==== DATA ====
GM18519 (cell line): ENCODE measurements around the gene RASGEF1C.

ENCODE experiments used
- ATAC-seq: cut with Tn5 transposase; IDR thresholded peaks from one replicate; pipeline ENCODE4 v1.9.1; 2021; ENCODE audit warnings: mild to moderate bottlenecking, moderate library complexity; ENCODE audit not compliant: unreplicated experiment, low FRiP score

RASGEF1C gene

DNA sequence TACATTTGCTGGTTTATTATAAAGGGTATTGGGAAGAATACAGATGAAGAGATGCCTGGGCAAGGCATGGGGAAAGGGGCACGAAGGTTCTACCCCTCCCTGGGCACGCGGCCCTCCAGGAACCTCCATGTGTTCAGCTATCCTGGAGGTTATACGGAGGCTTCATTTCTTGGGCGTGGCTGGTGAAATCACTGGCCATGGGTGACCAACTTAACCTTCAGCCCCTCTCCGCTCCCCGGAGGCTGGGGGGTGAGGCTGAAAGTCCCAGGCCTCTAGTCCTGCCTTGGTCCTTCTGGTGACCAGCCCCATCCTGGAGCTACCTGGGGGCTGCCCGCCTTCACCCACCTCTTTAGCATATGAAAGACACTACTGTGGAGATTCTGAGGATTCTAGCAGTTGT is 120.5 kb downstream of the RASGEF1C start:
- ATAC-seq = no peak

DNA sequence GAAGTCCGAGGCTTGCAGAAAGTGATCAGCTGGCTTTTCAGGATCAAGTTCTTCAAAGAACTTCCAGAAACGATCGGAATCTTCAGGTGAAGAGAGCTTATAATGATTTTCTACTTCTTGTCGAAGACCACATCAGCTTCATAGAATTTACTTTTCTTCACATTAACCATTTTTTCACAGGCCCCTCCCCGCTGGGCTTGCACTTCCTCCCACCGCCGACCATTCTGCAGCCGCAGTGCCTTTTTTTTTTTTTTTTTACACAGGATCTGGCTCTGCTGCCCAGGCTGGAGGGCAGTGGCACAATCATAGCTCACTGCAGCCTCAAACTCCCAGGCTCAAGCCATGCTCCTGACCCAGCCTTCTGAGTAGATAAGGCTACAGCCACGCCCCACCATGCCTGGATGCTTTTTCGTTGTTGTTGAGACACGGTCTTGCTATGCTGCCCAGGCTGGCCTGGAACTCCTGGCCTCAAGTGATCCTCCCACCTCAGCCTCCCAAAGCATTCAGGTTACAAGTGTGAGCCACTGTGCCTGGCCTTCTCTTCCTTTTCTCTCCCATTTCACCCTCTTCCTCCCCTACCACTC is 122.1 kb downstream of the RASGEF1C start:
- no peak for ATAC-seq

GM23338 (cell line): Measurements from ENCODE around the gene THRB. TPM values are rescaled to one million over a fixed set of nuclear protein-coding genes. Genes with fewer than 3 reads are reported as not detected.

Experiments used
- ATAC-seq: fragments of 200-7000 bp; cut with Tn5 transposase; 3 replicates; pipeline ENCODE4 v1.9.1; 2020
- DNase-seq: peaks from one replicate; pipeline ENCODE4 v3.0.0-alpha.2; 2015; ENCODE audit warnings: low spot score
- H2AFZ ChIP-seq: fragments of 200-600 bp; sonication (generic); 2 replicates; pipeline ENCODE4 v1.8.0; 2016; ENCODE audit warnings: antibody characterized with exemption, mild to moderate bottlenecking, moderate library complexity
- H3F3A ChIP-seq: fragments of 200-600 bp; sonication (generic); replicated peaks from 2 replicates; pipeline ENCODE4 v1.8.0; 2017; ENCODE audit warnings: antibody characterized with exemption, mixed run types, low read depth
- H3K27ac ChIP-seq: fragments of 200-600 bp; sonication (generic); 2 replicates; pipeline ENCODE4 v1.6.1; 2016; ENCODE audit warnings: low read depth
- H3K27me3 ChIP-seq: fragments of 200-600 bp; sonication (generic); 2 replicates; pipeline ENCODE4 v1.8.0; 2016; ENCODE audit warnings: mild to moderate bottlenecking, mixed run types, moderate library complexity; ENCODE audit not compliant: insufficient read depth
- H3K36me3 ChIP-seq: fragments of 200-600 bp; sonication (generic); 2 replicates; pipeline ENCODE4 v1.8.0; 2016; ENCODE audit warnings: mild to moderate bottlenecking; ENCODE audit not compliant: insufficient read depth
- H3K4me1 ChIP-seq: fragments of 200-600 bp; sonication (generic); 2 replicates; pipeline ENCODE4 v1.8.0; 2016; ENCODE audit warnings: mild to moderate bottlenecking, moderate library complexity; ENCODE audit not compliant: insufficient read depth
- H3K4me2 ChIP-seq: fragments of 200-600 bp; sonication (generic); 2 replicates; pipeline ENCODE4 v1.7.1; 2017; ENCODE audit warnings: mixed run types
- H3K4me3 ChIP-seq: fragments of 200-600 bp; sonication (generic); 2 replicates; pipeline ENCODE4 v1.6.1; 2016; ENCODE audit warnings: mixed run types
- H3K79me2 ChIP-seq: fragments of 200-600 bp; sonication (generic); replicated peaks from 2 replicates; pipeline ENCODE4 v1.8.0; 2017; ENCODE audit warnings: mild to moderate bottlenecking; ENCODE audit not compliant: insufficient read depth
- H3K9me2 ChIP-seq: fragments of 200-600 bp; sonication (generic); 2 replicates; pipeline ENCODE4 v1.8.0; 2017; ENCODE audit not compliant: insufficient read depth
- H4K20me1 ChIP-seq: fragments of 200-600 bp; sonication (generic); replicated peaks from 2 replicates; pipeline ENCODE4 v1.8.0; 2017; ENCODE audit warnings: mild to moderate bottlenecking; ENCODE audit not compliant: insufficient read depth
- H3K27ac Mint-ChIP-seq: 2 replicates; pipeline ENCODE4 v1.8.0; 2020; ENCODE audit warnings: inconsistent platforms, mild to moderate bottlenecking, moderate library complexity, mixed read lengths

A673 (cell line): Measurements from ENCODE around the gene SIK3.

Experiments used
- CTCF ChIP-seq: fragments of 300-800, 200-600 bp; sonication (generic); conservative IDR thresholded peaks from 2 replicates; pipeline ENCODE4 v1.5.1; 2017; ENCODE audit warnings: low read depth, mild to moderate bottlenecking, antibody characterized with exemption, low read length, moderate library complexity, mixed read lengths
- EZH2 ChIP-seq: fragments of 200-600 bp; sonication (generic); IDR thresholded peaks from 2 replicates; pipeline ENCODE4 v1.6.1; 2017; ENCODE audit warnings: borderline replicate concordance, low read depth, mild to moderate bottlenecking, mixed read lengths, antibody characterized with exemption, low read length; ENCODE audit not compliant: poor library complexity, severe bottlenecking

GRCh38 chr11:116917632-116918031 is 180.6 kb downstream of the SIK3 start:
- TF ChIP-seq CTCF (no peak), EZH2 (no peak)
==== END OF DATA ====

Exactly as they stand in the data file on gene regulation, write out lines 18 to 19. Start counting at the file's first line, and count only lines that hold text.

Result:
- H3K4me1 ChIP-seq: fragments of 200-600 bp; sonication (generic); 2 replicates; pipeline ENCODE4 v1.8.0; 2016; ENCODE audit warnings: mild to moderate bottlenecking, moderate library complexity; ENCODE audit not compliant: insufficient read depth
- H3K4me2 ChIP-seq: fragments of 200-600 bp; sonication (generic); 2 replicates; pipeline ENCODE4 v1.7.1; 2017; ENCODE audit warnings: mixed run types